For decades, a small but influential group of environmentalists and animal rights activists has waged an effective scaremongering campaign against modern agriculture, often pejoratively called “factory farming.” Although the Centers for Disease Control says our food supply has never been safer and strict laws regulate how agricultural animals are treated, environmental nonprofits including Food and Water Watch have not let up.
“Factory farming is an unsustainable method of raising food animals that concentrates large numbers of animals into confined spaces,” the activist group says. “Factory farms are not compatible with a safe and wholesome food supply. It’s time to ban factory farms.”
Bolstered by claims that these “corporate” farms are poisoning meat with added hormones and fueling the rise of “super bugs” with the overuse of antibiotics, this negative messaging about modern agriculture influences how consumers view food production, with 49 percent of Americans supporting a ban on factory farming, according to a 2017 survey.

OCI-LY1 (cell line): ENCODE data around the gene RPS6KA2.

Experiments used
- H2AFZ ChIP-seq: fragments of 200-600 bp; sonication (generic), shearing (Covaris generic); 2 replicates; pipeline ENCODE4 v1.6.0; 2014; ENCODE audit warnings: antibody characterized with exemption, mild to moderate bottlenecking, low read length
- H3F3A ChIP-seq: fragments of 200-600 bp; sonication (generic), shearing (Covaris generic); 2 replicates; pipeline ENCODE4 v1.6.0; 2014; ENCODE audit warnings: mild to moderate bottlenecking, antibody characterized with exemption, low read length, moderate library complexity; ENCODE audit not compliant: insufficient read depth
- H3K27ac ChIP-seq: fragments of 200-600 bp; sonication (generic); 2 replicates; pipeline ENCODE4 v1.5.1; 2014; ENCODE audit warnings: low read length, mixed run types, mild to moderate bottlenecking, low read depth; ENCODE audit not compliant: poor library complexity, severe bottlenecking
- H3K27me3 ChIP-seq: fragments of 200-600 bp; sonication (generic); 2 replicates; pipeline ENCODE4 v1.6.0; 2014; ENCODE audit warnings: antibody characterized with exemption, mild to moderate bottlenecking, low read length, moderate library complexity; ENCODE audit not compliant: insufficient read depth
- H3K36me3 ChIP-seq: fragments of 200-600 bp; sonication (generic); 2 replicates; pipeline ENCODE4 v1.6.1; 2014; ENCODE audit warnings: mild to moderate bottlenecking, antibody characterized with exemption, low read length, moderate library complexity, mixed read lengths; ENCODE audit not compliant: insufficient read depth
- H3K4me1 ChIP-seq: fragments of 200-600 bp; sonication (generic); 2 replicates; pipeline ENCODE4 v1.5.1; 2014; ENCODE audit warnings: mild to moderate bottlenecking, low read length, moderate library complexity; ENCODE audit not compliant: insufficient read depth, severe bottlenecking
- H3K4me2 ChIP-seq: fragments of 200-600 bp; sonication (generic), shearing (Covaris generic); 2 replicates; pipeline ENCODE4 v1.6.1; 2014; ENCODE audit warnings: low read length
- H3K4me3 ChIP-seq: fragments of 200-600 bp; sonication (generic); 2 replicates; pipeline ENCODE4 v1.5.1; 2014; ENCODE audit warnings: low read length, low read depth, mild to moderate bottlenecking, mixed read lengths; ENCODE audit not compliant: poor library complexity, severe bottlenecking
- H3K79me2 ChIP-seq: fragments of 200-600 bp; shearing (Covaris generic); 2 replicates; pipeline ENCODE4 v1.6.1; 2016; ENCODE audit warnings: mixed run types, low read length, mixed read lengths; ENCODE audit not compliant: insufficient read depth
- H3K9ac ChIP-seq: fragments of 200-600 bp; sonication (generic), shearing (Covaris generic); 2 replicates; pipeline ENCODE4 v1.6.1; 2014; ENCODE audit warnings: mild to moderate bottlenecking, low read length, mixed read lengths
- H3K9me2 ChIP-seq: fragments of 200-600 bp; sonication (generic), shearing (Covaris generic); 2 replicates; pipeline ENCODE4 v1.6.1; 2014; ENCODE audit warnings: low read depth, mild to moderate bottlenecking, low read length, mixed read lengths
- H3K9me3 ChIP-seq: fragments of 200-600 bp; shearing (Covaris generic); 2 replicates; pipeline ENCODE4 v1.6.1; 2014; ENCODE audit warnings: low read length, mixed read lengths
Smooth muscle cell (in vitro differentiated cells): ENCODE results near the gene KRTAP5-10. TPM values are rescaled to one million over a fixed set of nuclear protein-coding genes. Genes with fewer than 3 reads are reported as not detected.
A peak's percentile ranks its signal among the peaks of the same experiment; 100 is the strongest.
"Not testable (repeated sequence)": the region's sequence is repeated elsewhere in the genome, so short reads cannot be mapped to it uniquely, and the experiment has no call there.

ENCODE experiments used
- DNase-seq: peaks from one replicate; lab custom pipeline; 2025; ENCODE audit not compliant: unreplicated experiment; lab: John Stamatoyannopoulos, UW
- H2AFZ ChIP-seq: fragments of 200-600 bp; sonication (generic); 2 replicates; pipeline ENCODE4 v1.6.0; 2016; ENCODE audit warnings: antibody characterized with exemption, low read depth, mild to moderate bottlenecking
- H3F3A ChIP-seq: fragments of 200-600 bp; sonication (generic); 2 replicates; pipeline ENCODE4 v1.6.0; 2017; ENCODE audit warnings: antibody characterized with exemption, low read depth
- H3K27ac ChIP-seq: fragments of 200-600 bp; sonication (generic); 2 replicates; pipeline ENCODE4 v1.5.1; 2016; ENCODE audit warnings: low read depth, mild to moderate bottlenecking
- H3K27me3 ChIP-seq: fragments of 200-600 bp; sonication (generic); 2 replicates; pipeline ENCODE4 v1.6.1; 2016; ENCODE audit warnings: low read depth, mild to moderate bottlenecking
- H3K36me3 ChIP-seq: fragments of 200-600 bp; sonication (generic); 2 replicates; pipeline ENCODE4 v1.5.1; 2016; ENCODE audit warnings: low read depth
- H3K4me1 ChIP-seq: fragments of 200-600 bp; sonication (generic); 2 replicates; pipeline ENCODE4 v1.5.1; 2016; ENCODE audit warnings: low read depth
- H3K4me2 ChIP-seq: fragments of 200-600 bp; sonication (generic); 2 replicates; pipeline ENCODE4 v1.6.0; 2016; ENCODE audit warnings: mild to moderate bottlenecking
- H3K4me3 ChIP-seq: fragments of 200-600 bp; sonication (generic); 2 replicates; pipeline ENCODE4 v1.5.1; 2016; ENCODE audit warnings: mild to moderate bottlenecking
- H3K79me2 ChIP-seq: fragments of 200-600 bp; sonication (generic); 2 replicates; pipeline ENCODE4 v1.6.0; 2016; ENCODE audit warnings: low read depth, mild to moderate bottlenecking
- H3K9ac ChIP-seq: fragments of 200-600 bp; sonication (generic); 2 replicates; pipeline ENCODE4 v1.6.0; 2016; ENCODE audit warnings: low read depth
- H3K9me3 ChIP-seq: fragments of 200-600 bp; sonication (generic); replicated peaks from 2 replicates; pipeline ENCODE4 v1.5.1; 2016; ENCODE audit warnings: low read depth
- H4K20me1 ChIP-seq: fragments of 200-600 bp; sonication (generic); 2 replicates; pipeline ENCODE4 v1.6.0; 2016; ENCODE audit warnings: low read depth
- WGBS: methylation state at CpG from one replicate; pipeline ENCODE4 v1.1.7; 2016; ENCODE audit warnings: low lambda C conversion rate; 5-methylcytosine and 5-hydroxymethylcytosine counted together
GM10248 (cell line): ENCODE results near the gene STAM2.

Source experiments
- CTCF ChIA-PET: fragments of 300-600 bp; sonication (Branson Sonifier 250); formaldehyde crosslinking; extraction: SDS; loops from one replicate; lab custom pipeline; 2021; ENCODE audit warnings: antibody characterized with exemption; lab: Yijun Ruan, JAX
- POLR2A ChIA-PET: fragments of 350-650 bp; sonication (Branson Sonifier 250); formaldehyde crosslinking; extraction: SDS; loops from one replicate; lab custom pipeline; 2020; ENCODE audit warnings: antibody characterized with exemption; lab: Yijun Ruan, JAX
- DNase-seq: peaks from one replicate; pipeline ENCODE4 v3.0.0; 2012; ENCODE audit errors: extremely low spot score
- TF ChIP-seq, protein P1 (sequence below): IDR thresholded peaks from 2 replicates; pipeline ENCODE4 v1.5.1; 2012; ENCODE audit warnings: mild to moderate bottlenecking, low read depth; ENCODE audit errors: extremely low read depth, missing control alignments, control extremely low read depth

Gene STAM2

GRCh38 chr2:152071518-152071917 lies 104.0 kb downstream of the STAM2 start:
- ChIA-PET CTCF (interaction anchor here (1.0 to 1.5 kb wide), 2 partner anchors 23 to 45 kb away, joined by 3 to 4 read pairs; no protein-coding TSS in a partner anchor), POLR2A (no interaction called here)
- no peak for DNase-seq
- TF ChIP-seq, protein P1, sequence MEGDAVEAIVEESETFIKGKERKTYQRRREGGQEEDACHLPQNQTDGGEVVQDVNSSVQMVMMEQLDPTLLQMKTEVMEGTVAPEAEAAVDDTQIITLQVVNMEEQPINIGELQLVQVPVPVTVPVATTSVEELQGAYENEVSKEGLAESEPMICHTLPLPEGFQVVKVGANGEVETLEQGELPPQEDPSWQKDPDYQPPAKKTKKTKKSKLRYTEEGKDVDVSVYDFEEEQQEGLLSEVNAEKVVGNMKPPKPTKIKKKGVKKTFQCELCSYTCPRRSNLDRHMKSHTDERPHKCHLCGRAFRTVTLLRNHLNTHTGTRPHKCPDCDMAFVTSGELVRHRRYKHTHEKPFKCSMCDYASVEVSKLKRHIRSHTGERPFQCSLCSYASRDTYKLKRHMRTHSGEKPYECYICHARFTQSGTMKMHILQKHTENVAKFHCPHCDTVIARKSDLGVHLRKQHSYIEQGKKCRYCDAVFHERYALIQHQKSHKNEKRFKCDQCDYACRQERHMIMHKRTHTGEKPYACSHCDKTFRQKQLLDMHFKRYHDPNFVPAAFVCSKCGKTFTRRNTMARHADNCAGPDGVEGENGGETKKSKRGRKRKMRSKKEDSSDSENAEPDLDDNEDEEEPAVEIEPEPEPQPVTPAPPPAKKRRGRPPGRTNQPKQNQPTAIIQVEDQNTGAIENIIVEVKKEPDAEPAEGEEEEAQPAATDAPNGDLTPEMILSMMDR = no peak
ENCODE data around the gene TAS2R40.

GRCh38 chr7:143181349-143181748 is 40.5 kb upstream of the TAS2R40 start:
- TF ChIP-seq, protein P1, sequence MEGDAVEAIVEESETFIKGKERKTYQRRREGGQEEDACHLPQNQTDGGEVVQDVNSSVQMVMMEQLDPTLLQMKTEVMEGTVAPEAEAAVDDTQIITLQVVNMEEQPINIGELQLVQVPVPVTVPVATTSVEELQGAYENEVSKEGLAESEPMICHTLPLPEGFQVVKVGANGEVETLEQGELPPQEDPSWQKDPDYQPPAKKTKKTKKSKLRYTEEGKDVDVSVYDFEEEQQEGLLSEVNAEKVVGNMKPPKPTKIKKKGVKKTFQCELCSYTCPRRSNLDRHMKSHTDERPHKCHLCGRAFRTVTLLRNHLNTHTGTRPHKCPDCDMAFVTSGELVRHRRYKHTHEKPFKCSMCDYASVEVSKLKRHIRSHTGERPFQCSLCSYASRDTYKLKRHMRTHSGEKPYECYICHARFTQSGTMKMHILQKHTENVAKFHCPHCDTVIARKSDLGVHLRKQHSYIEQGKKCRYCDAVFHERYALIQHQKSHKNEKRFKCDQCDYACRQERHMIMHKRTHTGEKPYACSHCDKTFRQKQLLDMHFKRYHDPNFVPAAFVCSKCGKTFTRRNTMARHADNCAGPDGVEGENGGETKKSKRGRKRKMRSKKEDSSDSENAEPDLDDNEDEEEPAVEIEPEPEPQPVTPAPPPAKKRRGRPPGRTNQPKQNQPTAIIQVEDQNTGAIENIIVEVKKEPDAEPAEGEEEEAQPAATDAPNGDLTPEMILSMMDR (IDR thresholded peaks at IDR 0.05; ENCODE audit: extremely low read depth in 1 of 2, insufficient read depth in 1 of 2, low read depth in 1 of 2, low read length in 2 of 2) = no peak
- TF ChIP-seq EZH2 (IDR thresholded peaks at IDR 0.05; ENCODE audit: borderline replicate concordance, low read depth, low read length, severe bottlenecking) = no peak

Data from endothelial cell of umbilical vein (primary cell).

Lost in the wake of such heated rhetoric and calls for political action is more sober analysis offered by agricultural scientists, who say that much of what we hear about modern farming from activist groups and the media is wrong. On this episode of the Genetic Literacy Podcast, Ohio-based veterinarian and farmer Leah Dorman joins the GLP’s Cameron English to correct some of the half-truths and outright falsehoods surrounding animal agriculture.
There are certainly examples of abuse and neglect in agriculture, Dorman says, but most farms go to great lengths to care for the animals they raise. Furthermore, new breeding technologies are poised to make even greater improvements in animal welfare possible. CRISPR gene-editing, for instance, may soon allow farmers to raise pigs and cows resistant to deadly diseases and spare them painful but often necessary procedures like castration and horn removal.
Leah Dorman is the director of food integrity and consumer engagement at Phibro Animal Health. She holds a DVM in veterinary medicine from Ohio State University and has been a veterinarian for more than 20 years. Follow her on Twitter @AskDrDorman and visit her website.